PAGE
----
By Kyle Roth
Special To the College Sports Journal
FARGO, N.D. — Within a few hours of Sam Houston State’s ticket-punching victory over Montana, Bearkat fans’ mandated allotment of 4,000 tickets to the game in Frisco, TX, were gone.
Barely a day after the Bison dominated Georgia Southern 35-7 and sealed a chance to play for the 2011 National Championship, that same size allotment of tickets was spoken for.
With nearly 8,000 tickets reserved, that left just over 12,000 to be gobbled up by the opportunists, scattered fans of football, and those fans that weren’t lucky enough to get in on that primary list.
And as history as shown when there is a great demand for a coveted resource, the bloodbath began.
Ticket costs on online brokers like eBay and craigslist.com have skyrocketed, with individual tickets going from four- to ten-times their face value.
Bison fans are left to wonder not only if they will get a ticket, but how the financial blitzkrieg against fans of the Football Championship Subdivision championship teams will affect what is sure to be an action-packed game, one that leaves NDSU with a chance at its first title in 21 years.
First, a spot of history: the championship game recently was switched from its longtime venue at Finley Stadium in Chattanooga, TN, where the game had been held since 1997.
With a bidding process similar to that of the Summit League mens’ basketball championship tournament, the right to host was awarded last year to Pizza Hut Park in Frisco, TX.
Pizza Hut Park, with its capacity size of 21,193, hasn’t had that maximum challenged in its short history as a host venue. Considering the teams that played last year, that shouldn’t be surprising.
Eastern Washington and Delaware lie about as far from northern Texas as a location could get, and when EWU announced an attendance of just 4,060 at its final game against Villanova, that fanbase can’t expect to travel terribly well.
Thus, the attendance last year in the championship game of just over 13,000 probably didn’t surprise the NCAA too much, and likely played right into their expectations of fan support at the FCS level — in keeping with those of the greater sports world.
All parties involved now find themselves in the awkward situation of there being an incredible demand for championship game tickets and not nearly enough supply to quell it.
Sam Houston State, located just 250 miles from Frisco, has a stadium capacity of slightly over 14,000 (but has had crowds of 16,000 announced); the Fargodome has averaged 18,143 per the nine games its hosted this season.
With a cumulative average of over 32,000 at each home venue, and with the added value of a championship game to those fans that wouldn’t make a routine game it’s only reasonable that more fans than half from each fanbase would travel for this game regardless of location — plus, with both schools being west of the Mississippi, and thus not geographically isolated from the championship venue, the shortfall now seems almost ludicrous.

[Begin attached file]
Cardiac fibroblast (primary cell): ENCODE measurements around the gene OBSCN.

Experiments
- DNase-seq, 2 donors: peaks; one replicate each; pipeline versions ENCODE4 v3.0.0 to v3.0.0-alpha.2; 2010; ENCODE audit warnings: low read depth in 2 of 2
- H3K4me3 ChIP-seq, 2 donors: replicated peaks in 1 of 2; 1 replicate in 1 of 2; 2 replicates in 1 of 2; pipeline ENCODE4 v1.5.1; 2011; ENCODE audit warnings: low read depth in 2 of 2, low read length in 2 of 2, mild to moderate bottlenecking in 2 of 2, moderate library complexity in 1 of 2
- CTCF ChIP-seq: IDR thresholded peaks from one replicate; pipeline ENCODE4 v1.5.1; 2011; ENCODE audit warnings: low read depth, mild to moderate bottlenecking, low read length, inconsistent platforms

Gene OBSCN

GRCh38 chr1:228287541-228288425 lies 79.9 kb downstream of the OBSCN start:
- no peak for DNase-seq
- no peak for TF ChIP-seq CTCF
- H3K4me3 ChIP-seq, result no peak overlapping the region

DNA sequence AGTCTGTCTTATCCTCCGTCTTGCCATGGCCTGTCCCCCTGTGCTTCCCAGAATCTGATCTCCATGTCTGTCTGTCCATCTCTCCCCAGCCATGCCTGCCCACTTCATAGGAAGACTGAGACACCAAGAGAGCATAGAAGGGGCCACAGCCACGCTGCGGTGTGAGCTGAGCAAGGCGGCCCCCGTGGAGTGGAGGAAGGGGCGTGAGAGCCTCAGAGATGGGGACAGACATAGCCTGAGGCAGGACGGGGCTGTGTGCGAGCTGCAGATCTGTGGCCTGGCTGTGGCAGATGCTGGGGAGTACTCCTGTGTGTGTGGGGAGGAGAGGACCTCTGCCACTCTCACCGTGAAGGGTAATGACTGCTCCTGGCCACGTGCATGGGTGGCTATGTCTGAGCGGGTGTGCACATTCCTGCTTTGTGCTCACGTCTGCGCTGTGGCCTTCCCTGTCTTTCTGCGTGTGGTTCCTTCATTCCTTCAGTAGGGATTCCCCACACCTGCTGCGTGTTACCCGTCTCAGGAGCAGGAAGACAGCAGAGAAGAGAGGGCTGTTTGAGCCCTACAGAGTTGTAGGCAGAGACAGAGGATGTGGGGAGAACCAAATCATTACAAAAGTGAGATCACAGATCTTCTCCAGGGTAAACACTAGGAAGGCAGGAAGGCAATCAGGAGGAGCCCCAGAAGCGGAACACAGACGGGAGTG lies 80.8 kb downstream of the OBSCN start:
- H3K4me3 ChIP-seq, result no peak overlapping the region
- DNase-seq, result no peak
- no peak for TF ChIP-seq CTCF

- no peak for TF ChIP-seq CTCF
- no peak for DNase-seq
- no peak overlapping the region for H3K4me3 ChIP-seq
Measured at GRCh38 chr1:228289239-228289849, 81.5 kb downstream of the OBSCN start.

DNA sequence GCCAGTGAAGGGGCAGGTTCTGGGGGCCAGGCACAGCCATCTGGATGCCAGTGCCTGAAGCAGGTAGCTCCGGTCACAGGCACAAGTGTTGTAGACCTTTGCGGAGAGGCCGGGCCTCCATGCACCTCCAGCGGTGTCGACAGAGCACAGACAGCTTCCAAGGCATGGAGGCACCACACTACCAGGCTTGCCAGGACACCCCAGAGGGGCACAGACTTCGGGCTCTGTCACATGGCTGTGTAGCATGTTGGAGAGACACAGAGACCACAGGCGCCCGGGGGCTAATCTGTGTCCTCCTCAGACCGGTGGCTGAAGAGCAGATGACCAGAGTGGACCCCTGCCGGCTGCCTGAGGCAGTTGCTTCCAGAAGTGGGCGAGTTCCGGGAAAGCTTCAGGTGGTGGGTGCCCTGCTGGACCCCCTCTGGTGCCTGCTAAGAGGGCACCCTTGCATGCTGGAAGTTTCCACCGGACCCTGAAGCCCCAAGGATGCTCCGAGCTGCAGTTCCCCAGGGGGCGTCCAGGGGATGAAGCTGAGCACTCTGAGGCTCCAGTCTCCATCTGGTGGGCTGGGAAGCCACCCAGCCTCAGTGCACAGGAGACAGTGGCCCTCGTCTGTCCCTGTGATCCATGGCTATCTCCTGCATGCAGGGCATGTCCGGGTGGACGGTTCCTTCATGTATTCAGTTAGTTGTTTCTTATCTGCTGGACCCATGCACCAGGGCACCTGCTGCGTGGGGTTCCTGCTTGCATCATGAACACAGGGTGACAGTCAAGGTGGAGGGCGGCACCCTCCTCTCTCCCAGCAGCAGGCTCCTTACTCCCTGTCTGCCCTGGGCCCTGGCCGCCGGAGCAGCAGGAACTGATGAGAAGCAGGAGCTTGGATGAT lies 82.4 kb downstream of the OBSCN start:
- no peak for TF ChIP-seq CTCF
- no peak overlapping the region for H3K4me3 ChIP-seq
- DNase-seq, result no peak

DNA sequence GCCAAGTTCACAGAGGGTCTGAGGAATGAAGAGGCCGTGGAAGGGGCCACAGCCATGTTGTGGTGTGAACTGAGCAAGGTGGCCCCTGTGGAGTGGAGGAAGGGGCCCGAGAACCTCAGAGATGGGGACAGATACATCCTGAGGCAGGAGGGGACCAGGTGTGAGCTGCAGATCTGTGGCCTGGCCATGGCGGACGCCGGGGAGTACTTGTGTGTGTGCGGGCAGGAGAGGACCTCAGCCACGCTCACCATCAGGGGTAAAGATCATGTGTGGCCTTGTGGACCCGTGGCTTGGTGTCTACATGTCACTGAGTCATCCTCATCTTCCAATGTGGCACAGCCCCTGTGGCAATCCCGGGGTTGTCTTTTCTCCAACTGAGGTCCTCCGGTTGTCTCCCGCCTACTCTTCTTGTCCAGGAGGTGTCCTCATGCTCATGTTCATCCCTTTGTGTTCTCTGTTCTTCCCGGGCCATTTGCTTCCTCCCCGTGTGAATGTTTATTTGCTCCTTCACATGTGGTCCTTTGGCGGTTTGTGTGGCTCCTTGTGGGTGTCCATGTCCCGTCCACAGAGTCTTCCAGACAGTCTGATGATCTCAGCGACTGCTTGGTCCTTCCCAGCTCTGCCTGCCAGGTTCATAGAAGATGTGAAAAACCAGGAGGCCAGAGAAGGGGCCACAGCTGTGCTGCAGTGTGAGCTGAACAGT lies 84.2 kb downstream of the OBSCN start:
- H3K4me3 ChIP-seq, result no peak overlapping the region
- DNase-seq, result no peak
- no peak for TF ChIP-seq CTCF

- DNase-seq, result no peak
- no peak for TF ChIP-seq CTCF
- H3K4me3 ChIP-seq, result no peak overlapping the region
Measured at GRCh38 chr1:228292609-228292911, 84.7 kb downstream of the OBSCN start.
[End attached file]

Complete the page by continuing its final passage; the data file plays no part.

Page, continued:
Shouldn’t someone have seen this coming?
Or maybe NDSU, and the rest of the FCS programs, have something in common with Rodney Dangerfield and his classic platform.
“I don’t get no respect.”
A variety of entities now find themselves in unenviable positions; the athletic departments of each school will need to make decisions as to which fans get tickets, and at least in NDSU’s case, with over 9,000 season ticket holders, trying to distribute 4,000 tickets fairly is going to grind some chains.
Ticket brokers will likely drop prices as the event nears, but with demand driving ticket prices sky-high, irate fans will turn their ire to the sellers of $400 ticket deals.
Ultimately, shouldn’t the blame fall to the NCAA for relegating the Division-I championship game to a venue not nearly adequately sized to hold it?
Make no mistake; Pizza Hut Park is a beautiful venue in a very favorable geographic location right in the arms of Dallas-Fort Worth, making it a tantalizing attraction for the third-largest media market in the country.
The exposure of the FCS to something that size, and with the added factor of being on ESPN, certainly doesn’t harm the promotion of the hidden oasis of college football that is the Championship Subdivision.
All that aside, wouldn’t it behoove the NCAA to allow its member schools to promote themselves to the utmost?
And wouldn’t a 50% larger venue allow a capital-drinking venue like the NCAA to make the most bang for its buck at little cost to itself?
It’s a disappointing situation, but fans need to see the opportunity within.
A jam-packed crowd looks great on national TV, and when sponsors see that, the riches will come to a world of football that is regarded as second-class to the governing body of the NCAA.
While the growing pains hurt now, it falls to Bison fans to show the rest of the nation how a national championship game is really done.